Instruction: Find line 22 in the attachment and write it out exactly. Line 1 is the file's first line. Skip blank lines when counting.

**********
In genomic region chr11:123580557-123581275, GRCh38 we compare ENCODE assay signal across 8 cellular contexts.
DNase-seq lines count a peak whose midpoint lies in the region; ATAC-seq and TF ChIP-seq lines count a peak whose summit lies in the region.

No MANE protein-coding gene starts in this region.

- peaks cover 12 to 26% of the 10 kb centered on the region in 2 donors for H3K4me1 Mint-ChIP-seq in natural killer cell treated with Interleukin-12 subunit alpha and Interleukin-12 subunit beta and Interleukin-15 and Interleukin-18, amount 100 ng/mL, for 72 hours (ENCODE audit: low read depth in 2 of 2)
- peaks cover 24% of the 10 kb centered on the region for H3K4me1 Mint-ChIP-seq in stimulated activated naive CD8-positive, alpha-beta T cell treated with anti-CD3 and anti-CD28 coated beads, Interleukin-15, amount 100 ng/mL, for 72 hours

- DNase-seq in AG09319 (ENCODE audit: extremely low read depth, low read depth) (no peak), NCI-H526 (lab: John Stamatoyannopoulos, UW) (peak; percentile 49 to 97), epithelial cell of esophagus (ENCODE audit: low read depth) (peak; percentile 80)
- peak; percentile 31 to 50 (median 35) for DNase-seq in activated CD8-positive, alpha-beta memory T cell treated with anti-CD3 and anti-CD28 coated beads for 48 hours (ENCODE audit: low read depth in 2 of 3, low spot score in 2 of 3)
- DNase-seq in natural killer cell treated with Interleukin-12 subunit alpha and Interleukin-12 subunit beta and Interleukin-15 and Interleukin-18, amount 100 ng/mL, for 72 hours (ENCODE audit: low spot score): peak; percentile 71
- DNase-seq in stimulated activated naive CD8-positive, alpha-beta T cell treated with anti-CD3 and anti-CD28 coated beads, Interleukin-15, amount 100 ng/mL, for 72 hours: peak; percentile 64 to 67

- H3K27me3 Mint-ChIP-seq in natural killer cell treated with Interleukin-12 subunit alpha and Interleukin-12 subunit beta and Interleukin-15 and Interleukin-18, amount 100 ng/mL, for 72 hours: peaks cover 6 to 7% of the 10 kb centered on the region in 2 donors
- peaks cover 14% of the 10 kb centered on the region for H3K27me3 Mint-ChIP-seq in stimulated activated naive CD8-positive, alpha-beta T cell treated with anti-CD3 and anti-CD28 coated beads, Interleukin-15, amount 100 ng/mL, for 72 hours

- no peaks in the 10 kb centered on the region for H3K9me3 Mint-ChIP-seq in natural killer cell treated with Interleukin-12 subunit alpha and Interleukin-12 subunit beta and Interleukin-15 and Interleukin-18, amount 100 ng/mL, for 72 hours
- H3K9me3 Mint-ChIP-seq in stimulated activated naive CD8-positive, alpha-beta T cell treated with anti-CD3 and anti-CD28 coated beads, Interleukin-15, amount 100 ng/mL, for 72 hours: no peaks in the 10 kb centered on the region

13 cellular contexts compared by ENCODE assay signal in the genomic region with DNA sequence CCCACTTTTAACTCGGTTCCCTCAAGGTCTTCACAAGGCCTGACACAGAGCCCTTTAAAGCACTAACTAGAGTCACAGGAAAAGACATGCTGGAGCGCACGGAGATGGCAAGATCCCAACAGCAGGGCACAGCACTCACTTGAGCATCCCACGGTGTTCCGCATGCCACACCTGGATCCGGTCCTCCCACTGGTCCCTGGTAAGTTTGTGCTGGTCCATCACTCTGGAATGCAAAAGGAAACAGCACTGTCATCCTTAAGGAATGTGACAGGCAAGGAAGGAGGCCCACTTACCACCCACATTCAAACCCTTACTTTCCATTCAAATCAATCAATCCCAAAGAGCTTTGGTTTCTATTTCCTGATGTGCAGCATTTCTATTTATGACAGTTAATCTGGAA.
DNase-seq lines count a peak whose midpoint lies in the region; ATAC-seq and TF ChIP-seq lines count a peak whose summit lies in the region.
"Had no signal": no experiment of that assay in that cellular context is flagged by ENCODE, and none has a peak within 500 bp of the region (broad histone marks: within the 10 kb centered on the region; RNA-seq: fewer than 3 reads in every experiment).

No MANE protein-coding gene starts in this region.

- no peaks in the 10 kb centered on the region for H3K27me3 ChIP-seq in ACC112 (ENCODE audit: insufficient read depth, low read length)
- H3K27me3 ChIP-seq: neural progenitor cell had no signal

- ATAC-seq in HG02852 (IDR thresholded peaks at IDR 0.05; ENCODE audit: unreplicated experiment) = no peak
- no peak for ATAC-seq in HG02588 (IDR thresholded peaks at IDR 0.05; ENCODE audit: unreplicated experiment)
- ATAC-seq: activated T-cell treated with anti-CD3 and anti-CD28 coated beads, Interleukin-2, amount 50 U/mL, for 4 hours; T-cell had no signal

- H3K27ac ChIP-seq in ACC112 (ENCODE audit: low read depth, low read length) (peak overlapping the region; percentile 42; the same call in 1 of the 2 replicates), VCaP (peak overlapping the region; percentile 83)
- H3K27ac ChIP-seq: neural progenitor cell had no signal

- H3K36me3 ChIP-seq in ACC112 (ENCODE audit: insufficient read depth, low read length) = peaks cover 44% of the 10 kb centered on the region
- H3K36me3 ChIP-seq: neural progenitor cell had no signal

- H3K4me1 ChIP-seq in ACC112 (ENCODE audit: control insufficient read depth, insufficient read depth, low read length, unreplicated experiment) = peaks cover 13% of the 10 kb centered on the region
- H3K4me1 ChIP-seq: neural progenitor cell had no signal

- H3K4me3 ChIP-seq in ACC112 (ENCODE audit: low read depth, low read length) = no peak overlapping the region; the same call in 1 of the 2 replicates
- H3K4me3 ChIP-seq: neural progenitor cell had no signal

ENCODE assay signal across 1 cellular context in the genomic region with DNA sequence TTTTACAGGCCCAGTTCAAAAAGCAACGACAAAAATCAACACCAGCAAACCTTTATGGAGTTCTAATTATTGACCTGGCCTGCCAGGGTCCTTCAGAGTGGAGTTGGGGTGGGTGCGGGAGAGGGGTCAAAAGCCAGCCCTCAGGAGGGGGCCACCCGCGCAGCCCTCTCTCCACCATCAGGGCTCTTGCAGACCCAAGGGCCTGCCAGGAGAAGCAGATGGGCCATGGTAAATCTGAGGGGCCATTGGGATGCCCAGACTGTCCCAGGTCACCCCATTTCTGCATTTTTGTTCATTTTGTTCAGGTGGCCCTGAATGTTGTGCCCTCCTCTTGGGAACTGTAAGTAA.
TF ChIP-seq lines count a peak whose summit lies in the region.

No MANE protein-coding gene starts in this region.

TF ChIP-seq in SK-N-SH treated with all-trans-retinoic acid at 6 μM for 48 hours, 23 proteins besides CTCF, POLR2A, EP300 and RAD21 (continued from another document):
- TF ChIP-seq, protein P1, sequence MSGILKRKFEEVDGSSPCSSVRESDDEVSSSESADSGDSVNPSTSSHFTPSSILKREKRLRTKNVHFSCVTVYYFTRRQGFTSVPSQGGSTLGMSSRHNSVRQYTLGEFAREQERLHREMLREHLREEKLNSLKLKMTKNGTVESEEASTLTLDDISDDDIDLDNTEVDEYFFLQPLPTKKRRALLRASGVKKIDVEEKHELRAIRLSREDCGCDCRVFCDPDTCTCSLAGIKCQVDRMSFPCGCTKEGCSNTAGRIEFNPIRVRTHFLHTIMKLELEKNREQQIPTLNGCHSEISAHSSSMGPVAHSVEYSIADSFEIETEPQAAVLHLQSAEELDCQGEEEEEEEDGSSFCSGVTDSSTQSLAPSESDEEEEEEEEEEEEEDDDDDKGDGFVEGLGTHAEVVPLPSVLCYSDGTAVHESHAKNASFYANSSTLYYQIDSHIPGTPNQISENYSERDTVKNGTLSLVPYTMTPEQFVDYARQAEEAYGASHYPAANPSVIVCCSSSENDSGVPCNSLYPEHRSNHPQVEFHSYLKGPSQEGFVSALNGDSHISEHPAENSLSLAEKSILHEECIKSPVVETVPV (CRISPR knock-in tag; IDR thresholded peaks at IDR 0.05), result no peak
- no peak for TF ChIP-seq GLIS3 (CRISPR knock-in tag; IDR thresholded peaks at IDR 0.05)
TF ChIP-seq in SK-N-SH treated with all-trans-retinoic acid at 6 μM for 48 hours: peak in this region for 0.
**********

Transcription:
- ATAC-seq: activated T-cell treated with anti-CD3 and anti-CD28 coated beads, Interleukin-2, amount 50 U/mL, for 4 hours; T-cell had no signal